Honeybee hives are collapsing at alarming rates in the United States. Over the last several years, annual losses have averaged around 33 percent, while demand for pollinating bees around the country has grown. California will be especially affected by continuous decline in bees and bee health, as the state produces $16 billion worth of specialty crops in need of pollination.
Specialty crops, which are fruits and vegetables, require more pollination in order to grow than crops like corn and soy and are the backbone of California’s agricultural output. Nearly all of our almonds, for instance, are grown in California, and two bees are needed for every acre of almonds. The decline of the bee population has the potential to lead to unemployment and deprive many people of nutritious food. The USDA estimates that one in three mouthfuls of our food benefited from bee pollination in some way.
It remains unclear why bee colonies are collapsing, and politics and economic force have obscured the truth, pitching the pesticide industry against environmentalists and beekeepers. Simply put, the debate goes something like this: environmental and consumer groups argue that a specific class of pesticides called neonicotinoids are causing beehive collapse, while the pesticide industry – mainly Syngenta and Bayer, two large corporations – claims that the decline in the bee population is due to a complex range of reasons.
The science is unclear about the decline in health among bee colonies, and there have been several studies supporting each side of the argument. But a recent USDA study represents perhaps the most significant voice on the problem, not because only because of what the data shows, but also because it highlights our government’s aversion to meaningful action on the topic. The study, published in 2011, links pesticides to the weakened immune system of bees. Compounding the problem, there’s no incentive for the corporations that make the chemicals to change; fines for misusing products like these are minimal.
On April 10, 2013, various nonprofit organizations concerned with consumer protection and the environment, along with beekeepers themselves, announced that they are going to sue the EPA for allowing conditional registration of neonicotinoids. (Conditional registration means that any new pesticide of the kind in question will be approved without going through a complete background investigation process.)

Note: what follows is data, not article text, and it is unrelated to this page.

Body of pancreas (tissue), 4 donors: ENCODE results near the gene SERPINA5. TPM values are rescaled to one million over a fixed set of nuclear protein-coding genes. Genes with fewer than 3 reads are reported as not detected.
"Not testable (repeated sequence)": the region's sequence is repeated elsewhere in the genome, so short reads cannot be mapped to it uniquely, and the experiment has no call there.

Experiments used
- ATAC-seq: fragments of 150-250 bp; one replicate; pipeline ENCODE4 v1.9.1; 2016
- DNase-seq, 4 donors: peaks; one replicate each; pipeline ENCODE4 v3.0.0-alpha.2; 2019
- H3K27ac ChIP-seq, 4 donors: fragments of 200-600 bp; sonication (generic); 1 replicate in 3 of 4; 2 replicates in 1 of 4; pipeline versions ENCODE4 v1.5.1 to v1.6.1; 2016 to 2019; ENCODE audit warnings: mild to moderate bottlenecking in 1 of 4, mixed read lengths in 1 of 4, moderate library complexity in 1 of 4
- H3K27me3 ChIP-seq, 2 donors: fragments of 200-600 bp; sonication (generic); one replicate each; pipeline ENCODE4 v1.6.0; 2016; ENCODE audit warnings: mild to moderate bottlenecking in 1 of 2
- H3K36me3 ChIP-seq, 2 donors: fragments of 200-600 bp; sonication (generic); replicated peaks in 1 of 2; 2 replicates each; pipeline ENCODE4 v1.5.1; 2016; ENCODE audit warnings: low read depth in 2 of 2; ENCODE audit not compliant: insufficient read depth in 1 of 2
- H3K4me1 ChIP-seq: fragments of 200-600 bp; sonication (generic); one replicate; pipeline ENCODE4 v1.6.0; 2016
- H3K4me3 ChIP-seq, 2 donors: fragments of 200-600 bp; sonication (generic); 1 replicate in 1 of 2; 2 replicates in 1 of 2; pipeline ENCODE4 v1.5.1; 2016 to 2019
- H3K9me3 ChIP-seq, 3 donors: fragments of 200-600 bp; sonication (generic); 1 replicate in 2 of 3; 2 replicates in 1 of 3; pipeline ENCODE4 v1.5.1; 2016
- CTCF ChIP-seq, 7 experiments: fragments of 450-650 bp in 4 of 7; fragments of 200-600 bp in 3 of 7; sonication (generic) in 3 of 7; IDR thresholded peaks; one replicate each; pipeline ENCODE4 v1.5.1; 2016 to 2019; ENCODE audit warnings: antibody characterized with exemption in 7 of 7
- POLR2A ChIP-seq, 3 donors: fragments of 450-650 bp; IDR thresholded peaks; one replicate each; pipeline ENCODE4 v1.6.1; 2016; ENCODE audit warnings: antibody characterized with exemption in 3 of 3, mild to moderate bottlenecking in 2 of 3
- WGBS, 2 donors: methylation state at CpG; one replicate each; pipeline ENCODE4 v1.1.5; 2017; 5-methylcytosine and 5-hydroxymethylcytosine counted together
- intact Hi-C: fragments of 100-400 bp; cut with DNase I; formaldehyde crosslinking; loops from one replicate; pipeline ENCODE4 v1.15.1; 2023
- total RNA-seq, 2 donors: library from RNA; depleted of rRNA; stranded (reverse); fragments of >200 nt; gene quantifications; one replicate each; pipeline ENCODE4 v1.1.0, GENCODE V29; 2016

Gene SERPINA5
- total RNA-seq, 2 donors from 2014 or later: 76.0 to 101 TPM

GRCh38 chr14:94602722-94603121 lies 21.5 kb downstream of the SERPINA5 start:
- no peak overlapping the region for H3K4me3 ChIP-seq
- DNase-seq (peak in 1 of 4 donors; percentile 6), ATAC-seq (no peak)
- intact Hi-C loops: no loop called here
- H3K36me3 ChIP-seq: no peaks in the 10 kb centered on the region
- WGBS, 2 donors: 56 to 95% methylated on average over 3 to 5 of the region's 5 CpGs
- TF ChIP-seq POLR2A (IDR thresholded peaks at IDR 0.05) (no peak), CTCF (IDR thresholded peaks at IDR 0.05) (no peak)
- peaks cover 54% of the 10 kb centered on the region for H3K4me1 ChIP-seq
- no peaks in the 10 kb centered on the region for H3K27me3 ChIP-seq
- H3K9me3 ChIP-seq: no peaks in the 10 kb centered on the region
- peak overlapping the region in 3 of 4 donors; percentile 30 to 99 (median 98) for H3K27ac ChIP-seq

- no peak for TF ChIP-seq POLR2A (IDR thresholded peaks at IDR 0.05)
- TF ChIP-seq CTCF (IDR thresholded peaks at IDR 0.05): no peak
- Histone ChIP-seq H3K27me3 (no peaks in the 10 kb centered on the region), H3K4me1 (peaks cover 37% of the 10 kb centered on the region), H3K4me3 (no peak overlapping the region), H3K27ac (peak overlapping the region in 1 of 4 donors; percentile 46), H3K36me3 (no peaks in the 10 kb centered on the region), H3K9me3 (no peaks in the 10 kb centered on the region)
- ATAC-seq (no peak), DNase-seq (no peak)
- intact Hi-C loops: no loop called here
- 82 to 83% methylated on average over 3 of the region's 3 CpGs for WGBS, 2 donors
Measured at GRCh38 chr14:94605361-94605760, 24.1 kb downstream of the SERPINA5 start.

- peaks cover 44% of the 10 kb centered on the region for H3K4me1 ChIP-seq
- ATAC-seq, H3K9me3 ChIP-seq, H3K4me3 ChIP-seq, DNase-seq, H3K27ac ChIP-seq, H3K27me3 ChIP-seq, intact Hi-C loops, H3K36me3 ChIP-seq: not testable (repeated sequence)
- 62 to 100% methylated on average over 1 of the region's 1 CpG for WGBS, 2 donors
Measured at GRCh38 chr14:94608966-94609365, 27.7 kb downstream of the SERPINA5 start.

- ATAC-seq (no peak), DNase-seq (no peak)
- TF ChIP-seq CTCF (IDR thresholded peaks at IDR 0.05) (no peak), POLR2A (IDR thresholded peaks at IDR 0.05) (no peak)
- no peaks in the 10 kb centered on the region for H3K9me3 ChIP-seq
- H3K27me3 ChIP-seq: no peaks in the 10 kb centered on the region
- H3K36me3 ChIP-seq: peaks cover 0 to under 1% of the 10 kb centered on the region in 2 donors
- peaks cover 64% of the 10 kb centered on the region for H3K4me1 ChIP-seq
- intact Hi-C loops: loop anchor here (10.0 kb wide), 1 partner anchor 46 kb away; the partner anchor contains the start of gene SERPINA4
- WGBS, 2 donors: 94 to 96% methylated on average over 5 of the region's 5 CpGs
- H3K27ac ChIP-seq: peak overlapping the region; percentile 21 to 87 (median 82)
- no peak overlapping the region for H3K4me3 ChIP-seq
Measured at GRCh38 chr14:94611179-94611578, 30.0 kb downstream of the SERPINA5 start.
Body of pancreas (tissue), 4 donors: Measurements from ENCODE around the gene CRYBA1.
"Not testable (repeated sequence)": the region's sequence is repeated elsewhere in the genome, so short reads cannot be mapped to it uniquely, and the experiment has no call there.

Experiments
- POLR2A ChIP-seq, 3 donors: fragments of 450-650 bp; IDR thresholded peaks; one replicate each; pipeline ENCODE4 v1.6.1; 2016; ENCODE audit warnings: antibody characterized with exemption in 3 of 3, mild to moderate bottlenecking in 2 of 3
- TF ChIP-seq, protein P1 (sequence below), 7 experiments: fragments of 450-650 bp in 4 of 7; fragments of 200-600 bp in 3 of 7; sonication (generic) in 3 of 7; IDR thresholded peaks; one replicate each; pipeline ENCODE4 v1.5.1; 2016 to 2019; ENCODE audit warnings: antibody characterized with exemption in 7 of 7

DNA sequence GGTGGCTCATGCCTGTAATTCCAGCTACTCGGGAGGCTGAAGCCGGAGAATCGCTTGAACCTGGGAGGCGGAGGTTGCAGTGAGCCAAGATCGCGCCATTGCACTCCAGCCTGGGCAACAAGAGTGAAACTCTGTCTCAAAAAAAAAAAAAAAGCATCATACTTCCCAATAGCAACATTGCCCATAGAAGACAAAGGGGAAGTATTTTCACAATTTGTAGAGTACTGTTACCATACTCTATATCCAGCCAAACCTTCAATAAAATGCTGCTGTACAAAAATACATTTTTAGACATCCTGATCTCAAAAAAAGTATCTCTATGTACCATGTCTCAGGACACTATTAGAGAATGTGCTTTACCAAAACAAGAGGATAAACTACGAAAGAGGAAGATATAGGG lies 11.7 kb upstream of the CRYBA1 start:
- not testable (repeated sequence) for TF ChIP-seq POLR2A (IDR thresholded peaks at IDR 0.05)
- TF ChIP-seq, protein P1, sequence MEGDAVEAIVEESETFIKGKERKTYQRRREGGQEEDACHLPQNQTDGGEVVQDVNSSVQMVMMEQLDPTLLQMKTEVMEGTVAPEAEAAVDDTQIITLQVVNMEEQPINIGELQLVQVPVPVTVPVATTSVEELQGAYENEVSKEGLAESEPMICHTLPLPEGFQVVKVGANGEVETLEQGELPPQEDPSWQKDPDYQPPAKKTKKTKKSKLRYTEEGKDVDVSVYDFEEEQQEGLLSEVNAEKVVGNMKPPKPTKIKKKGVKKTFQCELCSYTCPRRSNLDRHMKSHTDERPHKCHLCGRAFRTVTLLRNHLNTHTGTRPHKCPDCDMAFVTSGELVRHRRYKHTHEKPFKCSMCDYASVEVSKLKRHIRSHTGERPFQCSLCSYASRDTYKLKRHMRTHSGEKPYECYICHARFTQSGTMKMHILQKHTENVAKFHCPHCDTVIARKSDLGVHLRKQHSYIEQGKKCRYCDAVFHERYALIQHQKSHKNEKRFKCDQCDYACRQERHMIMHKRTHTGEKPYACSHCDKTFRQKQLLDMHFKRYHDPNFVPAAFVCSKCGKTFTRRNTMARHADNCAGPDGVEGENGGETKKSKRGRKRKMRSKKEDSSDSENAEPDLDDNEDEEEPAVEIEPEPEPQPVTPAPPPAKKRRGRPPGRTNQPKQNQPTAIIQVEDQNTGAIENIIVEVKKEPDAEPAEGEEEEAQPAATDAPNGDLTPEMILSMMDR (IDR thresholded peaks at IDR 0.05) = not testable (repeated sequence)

This is not the first time that the EPA has been at the center of the pesticide debate. In 2010, an EPA memo was leaked that acknowledged the negatives effects of pesticides on bees. The language of the memo was definitive. It stated that “Acute toxicity studies to honey bees show that clothianidin is highly toxic on both a contact and oral basis.” But controversially, the EPA continues to claim that more research on the problem needs to be done, and more importantly, they continue to loosen regulation of these products.
But there are also important critiques to be made of the position that the environmental and consumer groups take. The first is that Syngenta and Bayer’s products appear to be safe in moderation. The companies’ side of the story goes something like this: farmers are under pressure to keep their yields up, so instead of using the specified amount of product, they overuse these pesticides without realizing the potential consequences on bees. The other major arguments to be made are that, while these pesticides may be contributing to colony collapse, there are several other more influential factors, like varroa mites, transportation pressure (who knew bees get transported coast to coast to pollinate our crops?), and malnutrition due to crop monocultures; bees simply don’t have enough variety in their diet to stay alive.
Debate about this topic reaches beyond the US and into Europe. The EU is in the process of attempting to ban the type of pesticides in question, and countries like France, Germany, Italy, and Slovenia have already suspended their use in some cases.
In some ways, this debate is a symbol of many other debates in the American agricultural system. It highlights the power dynamics between small specialty crops growers and large agribusinesses. Our government, with its publicization of this issue through Senate hearings in the Environment and Public Works Committee, has attempted to bring pesticide usage concerns to the forefront of the agricultural issues today, but has not specified any intention of changing legislation to address this problem. And this seemingly obscure issue not only effects beekeepers, it has the potential to hinder the specialty crops movement sweeping this country and change our food system in unimaginable ways.
This may be one of those cases where large corporations, like Bayer and Syngenta, are simply evil and profit driven. But this also might be a case in which just because one of these corporations makes an argument that would protect their profit, it doesn’t automatically make their argument illegitimate.
Graciela is excited to begin her new column! Share your thoughts with her at firstname.lastname@example.org.